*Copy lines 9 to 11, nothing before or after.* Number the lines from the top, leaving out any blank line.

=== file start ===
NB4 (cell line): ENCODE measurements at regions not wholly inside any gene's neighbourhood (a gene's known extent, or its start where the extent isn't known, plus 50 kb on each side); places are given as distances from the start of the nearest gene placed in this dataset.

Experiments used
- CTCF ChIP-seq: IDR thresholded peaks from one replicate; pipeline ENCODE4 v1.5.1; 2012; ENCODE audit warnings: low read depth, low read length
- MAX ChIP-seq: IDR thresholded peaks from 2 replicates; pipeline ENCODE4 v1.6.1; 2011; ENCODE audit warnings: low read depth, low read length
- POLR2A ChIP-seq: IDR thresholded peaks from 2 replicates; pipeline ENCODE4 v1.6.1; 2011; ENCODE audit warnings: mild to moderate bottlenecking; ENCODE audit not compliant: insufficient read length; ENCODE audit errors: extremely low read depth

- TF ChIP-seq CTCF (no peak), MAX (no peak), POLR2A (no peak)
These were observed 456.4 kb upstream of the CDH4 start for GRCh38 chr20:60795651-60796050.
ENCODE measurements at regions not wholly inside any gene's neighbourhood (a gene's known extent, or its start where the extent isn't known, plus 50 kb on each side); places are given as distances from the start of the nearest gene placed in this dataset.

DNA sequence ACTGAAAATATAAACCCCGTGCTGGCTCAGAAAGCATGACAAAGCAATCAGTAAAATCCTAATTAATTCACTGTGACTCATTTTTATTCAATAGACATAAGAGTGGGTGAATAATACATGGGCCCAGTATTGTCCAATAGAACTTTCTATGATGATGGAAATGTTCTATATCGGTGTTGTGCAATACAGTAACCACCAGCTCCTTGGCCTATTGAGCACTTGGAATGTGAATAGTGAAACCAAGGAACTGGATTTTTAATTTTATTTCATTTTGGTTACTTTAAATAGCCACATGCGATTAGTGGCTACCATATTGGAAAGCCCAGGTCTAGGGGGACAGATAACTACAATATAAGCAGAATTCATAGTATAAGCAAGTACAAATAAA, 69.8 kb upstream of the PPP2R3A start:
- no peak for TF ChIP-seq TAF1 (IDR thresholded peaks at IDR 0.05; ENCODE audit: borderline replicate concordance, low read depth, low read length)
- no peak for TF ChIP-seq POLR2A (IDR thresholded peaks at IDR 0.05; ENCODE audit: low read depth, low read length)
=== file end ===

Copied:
DNA sequence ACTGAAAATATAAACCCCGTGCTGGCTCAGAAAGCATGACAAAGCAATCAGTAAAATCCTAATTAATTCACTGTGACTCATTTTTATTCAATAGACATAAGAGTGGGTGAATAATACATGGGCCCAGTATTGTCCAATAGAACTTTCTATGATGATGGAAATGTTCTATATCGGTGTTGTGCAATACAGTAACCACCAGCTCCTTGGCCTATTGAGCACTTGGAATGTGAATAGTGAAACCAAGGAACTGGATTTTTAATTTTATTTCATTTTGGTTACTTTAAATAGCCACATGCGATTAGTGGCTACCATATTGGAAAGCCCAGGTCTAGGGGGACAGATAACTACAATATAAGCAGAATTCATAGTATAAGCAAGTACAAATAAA, 69.8 kb upstream of the PPP2R3A start:
- no peak for TF ChIP-seq TAF1 (IDR thresholded peaks at IDR 0.05; ENCODE audit: borderline replicate concordance, low read depth, low read length)
- no peak for TF ChIP-seq POLR2A (IDR thresholded peaks at IDR 0.05; ENCODE audit: low read depth, low read length)